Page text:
be as good as, be nearly as good as, be comparable to, bear comparison with, be the equal of, match up to, be on a par with, be in the same class as, be in the same league as, be on a level with, compete with, come up to, come near to, come close to, hold a candle to, be not unlike, be not dissimilar to, equal roughly
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    4. 1.4[no object, usually with negative] Be of an equal or similar nature or quality:
      ‘the dried stuff just can't compare with the taste and aroma of fresh basil’
      • ‘The pear is its nearest rival, but its cool, smooth skin cannot compare with the warm knap of a peach.’
      • ‘As for the others, Elizabeth I deserves a high place, but most of the others don't quite compare with the three above.’
      • ‘While being an archivist cannot compare with the excitement of working for the security services, it most certainly is not dull.’
      • ‘Nevertheless, he was a political thinker of genius, one to compare with any of the great names of the 18th century.’
      • ‘None of his rivals had a record that even began to compare with his, but the past counted for nothing now.’
      • ‘Because if there were an experience to compare with that, I'm thinking it would be a rather undersubscribed activity.’
      • ‘The small flaws do not begin to compare to the fine qualities of this disc.’
      • ‘This American artist has a fantastic voice but, unfortunately, her material doesn't compare with her vocal talent.’
      • ‘In an interview with the Herald, he said there was nothing in Australia to compare with the limestone scenery around Craven.’
      • ‘There are few singers in Australia who can compare with her.’
      • ‘Maybe you thought my pain and my loss couldn't possibly ever compare with yours.’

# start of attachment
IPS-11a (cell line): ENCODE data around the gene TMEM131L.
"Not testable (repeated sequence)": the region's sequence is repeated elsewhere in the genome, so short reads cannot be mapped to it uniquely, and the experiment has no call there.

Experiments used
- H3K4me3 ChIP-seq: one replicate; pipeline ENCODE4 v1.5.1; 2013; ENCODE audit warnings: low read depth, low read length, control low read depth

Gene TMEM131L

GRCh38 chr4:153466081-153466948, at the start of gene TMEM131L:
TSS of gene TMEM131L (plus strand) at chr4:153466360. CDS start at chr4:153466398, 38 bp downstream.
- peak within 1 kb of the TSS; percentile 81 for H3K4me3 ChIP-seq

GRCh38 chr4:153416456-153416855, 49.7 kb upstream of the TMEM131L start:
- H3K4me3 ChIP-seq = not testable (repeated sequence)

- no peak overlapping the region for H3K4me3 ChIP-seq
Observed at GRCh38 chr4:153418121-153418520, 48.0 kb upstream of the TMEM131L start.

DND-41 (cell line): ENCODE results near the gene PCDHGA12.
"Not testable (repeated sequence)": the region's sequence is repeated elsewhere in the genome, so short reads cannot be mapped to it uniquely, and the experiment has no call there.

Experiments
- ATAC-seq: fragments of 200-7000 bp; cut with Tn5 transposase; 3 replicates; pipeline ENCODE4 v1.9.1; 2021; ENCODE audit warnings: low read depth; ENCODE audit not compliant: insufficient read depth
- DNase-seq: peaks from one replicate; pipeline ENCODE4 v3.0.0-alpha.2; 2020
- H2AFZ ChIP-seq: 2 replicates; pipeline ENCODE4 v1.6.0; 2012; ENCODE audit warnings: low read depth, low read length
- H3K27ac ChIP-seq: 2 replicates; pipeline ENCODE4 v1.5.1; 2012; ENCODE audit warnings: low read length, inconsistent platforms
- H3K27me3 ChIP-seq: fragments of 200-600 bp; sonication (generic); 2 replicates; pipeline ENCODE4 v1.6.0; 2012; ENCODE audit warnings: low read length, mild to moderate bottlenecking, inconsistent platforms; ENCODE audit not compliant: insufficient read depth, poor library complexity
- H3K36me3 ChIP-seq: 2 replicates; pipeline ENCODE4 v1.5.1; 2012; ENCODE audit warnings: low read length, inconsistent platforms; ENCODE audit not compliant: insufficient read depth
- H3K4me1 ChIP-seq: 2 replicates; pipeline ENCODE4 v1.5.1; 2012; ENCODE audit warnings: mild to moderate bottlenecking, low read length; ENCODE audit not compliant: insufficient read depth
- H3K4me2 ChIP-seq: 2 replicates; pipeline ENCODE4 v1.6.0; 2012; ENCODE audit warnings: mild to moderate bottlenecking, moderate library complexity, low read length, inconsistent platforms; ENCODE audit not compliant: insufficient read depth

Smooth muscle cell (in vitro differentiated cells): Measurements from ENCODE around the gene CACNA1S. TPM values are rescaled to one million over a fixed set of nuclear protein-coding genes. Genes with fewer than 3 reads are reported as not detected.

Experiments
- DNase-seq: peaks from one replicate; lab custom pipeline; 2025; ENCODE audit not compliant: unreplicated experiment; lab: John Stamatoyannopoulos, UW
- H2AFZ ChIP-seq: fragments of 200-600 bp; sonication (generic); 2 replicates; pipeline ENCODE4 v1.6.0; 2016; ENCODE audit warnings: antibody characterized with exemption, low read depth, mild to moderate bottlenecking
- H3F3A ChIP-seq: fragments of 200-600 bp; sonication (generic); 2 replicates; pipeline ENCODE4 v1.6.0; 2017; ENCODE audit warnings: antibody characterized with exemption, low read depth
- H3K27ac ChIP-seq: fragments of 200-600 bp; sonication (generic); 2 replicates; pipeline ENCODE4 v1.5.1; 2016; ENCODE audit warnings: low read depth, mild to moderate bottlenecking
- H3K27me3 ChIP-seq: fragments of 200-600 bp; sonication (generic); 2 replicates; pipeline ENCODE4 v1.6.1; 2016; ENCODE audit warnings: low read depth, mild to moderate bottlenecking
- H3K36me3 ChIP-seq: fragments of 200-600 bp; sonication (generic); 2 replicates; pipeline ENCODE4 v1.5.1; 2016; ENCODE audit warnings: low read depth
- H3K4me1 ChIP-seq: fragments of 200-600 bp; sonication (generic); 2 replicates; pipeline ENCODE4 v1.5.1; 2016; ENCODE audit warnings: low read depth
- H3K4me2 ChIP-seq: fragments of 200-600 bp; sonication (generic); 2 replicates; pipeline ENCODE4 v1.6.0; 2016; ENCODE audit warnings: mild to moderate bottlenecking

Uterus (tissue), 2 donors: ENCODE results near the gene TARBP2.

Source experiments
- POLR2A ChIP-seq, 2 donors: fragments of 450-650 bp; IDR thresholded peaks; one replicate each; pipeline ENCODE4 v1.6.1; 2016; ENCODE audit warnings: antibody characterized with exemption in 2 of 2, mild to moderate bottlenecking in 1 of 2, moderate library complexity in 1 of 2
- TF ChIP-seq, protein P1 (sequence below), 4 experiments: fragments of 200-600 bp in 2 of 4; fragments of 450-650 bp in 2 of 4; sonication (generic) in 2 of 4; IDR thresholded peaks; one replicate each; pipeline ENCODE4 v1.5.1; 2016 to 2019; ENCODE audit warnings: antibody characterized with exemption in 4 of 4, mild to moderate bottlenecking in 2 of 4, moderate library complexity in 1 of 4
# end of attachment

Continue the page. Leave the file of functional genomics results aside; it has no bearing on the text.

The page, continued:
• ‘I know I knock it a lot, but the fact is, there's no other city in the world that compares in terms of culture, commerce, and energy.’
      • ‘Care home owners claim the financial cost of meeting the new standards cannot compare with the cash they are paid by local authorities to keep going.’
      • ‘Many of the theoretical physicists who are alive today may not live to see how the real Nature compares with her mathematical description in their work.’
      • ‘But that can't compare with the innovation and confidence that we see in Magnolia.’
      • ‘Nothing, though, will compare with competing in the Masters.’
      • ‘When it came to tie holes, however, nothing could compare with the drama of the match.’
      • ‘Our small market and the scale of companies can't compare with those in, say, Korea or the US.’
      • ‘The only thing approaching a standard to compare with the floppy is the CD-R which is an inconvenient form factor and scores low on ease of use.’
      • ‘Maybe the thrills just don't compare with the the countless sci-fi/horror movies hitting our screens from the states.’
      be as good as, be nearly as good as, be comparable to, bear comparison with, be the equal of, match up to, be on a par with, be in the same class as, be in the same league as, be on a level with, compete with, come up to, come near to, come close to, hold a candle to, be not unlike, be not dissimilar to, equal roughly
      View synonyms
  • 2Grammar
    Form the comparative and superlative degrees of (an adjective or an adverb):

    ‘words of one syllable are usually compared by ‘-er’ and ‘-est’’

noun

in phrase beyond" or "without compare